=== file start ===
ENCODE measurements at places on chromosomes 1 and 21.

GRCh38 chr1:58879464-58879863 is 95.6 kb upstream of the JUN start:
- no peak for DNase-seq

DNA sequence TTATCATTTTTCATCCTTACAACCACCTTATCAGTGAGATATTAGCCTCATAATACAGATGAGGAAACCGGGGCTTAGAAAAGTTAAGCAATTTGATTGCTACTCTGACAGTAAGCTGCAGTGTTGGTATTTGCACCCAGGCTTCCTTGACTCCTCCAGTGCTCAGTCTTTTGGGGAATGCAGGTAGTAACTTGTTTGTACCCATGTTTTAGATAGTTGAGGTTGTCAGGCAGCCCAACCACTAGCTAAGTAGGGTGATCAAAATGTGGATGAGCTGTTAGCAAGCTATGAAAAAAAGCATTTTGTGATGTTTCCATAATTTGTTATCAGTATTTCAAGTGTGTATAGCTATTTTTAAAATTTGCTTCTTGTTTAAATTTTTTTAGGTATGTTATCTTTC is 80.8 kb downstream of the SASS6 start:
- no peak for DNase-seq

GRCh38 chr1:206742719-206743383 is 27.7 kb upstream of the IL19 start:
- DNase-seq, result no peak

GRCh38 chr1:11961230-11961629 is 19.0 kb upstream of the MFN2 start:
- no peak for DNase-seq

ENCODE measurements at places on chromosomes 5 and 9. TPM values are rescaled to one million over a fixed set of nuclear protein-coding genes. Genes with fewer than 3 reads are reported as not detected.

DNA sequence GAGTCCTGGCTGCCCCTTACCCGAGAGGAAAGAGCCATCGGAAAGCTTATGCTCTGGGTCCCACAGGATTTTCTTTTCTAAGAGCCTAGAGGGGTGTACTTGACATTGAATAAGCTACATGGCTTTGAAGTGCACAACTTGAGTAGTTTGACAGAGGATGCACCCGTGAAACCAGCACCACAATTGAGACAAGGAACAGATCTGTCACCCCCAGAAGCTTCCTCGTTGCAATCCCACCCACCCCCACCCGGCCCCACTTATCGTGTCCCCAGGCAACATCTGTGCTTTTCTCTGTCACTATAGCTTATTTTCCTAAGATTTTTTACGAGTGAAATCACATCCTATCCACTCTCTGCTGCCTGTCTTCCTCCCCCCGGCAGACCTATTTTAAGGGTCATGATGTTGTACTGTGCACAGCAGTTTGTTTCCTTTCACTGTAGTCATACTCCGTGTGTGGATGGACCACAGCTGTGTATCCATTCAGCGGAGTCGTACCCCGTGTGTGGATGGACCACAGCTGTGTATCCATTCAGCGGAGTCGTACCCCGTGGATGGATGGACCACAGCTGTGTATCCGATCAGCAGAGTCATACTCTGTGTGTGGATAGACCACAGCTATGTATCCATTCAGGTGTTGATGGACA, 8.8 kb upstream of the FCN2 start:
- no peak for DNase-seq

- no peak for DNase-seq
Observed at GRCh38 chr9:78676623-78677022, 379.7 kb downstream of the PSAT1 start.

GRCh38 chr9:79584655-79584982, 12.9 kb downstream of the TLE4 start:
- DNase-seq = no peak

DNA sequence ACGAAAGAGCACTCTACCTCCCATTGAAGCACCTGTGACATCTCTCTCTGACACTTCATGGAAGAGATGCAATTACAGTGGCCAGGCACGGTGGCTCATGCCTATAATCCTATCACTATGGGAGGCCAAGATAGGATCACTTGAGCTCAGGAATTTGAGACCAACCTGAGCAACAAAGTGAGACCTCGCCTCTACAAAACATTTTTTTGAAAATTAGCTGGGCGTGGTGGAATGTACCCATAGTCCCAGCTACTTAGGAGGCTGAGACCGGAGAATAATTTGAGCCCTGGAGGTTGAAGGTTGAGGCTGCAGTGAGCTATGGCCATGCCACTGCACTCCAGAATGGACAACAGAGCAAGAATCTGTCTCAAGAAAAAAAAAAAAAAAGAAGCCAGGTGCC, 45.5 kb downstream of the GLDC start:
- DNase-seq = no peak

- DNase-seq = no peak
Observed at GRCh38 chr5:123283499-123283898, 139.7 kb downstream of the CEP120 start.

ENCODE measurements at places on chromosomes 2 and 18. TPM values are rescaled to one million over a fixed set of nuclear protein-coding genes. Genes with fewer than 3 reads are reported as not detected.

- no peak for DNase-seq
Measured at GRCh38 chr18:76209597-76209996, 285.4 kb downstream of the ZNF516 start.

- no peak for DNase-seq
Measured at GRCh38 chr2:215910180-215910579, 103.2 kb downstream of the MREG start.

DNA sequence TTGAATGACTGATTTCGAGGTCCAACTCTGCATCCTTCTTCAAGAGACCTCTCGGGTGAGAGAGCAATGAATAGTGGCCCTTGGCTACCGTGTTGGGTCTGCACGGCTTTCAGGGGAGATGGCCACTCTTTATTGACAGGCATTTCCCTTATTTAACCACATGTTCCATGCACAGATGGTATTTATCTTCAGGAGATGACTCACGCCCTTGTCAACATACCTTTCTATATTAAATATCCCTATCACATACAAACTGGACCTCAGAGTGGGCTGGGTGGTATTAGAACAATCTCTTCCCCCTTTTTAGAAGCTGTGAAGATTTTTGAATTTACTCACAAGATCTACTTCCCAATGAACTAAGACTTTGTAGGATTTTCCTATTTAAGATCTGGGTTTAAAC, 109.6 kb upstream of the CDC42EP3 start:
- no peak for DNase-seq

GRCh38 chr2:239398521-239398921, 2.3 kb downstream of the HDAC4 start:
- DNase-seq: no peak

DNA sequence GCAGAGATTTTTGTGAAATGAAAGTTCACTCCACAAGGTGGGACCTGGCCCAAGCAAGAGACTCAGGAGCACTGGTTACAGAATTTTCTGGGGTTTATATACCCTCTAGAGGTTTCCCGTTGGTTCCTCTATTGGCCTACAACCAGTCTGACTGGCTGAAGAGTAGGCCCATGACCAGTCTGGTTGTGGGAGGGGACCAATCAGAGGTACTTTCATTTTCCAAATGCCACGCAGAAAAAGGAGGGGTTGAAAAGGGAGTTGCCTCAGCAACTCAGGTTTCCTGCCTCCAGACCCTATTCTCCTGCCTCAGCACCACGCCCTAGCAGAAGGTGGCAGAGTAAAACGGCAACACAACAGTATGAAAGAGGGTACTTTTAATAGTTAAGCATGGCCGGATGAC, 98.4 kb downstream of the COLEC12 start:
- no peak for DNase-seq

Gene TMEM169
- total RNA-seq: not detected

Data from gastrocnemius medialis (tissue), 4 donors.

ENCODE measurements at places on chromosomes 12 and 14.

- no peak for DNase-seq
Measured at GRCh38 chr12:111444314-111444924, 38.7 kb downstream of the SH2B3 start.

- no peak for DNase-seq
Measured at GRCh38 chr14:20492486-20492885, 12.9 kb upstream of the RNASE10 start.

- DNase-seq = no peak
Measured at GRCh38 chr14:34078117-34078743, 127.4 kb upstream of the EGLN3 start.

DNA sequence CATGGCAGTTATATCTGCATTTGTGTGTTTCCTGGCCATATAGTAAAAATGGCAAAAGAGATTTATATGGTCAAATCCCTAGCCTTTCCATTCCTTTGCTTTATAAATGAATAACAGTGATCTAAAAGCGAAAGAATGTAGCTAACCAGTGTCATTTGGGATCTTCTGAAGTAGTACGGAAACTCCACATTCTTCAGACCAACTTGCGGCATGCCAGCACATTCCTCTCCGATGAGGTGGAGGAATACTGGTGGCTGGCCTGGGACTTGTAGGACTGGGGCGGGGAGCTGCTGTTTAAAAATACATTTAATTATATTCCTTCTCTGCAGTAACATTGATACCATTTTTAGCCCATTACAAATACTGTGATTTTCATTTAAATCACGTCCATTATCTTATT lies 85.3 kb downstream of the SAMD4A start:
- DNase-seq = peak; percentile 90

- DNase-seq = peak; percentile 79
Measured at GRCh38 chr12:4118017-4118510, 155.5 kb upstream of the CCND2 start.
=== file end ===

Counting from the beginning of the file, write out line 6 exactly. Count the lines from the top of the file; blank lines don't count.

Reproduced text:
GRCh38 chr1:206742719-206743383 is 27.7 kb upstream of the IL19 start: